Market views: Sexing-up IP

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With take up of sales in income protection (IP) by advisers so low, reflecting in low consumer sales, what could be done to the product to make it more attractive to IFAs, apart from increased commission?

Neil Armitage, Foresters Friendly Society

Education is the starting point. One of the core improvements would be a more flexible and speedier acceptance process with varying degrees of questions. This would mean that, barring extreme circumstances, a client will have their application accepted without having to go backwards and forwards to a doctor for health confirmation caused by over zealous underwriting.

There is a strong case for having a product with a choice of different access levels. For example, full and comprehensive cover targeting a completely healthy individual down to a very basic acceptance level with minimal cover, and different stages in-between, dependent on lifestyle and other factors.

Other different levels of cover could also be dependent on age, lifestyle, profession and so on with different deferred periods and varying benefit payment time.
A reduction in paperwork required in application forms, both for the adviser and client is another major consideration.

There always seems to be a lot of unnecessary and irrelevant questions on application forms which can be very burdensome for the adviser. This can lead to some key pieces of information being missed which can mean it takes longer to get the right level of cover.

Another issue with all types of insurance is the claims process - shortening and simplifying this would make IP more effective and a more attractive proposition for advisers to recommend to their clients.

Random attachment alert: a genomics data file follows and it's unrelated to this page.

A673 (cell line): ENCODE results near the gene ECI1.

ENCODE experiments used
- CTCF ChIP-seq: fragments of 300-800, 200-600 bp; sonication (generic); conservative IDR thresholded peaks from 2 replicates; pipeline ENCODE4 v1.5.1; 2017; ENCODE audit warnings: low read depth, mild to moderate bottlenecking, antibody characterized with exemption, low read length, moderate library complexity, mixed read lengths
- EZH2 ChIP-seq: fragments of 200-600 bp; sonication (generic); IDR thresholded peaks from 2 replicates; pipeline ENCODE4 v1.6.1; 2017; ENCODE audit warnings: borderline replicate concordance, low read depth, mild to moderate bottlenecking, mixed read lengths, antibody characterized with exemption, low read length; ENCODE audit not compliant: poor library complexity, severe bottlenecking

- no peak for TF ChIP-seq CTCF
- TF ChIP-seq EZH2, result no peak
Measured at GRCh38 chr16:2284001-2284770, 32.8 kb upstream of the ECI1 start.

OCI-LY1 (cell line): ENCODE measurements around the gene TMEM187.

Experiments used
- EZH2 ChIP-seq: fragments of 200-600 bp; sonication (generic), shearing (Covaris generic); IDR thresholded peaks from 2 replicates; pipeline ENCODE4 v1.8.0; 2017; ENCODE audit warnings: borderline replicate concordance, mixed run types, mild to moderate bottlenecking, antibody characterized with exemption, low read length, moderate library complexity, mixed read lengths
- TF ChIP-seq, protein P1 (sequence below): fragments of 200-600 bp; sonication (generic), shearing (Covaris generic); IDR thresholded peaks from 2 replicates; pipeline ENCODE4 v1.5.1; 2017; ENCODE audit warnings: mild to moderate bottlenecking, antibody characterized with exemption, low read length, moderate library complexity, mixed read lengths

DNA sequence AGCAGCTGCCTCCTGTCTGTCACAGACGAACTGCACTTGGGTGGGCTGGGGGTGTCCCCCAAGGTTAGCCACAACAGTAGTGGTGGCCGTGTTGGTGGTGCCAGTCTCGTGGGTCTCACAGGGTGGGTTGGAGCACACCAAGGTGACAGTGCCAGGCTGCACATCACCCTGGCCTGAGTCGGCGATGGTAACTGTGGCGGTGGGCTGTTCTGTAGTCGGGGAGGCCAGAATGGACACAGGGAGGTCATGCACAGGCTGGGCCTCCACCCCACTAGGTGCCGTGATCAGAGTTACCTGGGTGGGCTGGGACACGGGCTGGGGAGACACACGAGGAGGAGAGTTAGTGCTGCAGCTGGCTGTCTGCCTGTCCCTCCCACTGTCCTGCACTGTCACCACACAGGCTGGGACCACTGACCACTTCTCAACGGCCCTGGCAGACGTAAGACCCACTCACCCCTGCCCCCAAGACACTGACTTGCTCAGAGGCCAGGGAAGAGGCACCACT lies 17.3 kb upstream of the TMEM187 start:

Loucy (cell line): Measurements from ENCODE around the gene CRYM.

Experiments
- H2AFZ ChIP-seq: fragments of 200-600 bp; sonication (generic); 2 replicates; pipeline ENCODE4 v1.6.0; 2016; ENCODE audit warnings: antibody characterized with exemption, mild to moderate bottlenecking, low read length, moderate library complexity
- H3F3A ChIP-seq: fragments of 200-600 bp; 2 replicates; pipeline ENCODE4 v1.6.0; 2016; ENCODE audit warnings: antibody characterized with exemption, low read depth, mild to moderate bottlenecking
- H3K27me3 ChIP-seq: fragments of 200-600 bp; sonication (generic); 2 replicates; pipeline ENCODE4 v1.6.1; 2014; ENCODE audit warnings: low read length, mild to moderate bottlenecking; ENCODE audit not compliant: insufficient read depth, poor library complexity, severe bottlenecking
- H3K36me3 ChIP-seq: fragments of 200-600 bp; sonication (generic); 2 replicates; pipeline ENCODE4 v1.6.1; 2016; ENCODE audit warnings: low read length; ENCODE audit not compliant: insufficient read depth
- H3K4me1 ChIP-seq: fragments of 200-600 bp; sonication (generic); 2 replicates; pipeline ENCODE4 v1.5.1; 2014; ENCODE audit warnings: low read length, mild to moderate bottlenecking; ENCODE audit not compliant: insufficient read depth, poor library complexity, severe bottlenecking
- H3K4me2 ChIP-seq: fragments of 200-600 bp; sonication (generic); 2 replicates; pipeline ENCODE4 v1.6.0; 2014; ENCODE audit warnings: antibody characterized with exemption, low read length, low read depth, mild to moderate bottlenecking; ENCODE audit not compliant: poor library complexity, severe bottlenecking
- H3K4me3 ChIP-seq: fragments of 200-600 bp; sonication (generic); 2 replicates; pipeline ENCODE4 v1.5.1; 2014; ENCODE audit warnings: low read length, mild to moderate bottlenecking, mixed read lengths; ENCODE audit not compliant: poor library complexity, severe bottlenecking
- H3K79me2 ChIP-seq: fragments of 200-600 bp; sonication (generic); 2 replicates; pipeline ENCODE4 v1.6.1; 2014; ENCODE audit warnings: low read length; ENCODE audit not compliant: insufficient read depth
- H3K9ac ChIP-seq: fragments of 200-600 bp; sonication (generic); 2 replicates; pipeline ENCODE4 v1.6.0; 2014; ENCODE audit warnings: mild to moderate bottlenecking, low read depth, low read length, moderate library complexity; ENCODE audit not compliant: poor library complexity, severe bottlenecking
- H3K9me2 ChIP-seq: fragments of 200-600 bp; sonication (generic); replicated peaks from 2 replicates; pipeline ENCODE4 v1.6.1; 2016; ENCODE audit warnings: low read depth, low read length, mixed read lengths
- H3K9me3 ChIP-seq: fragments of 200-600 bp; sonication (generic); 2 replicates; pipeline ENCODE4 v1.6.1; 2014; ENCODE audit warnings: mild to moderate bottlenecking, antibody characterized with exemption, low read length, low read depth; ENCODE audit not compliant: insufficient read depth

Paul Doyle, Net Worth Financial Planning

It reminds me of the Monty Python sketch describing the stereotypical accountant as "Drab, awful and boring". Well, that's our old friend IP I'm afraid, I mean, "permanent health insurance".

Is it any wonder that the name alone has IFAs falling asleep at their desks, never mind failing to capture the public's attention towards what, without doubt, is one of the most important pillars in our protection portfolios.

Providers need to carry out a much needed product face lift, raising the its profile in an interesting and appealing way towards IFAs and the public alike. This would resurrect what has become a sterile product which IFAs have largely ignored and transform it to its rightful position as a crucially important product safeguarding the very fabric of our lifestyles.

Bright Grey is a great example of a company who have realised this fact and who lead the way with their fresh and innovative approach. It follows that IFAs promoting Bright Grey's product are more energised and motivated to discuss this vital area with their clients.

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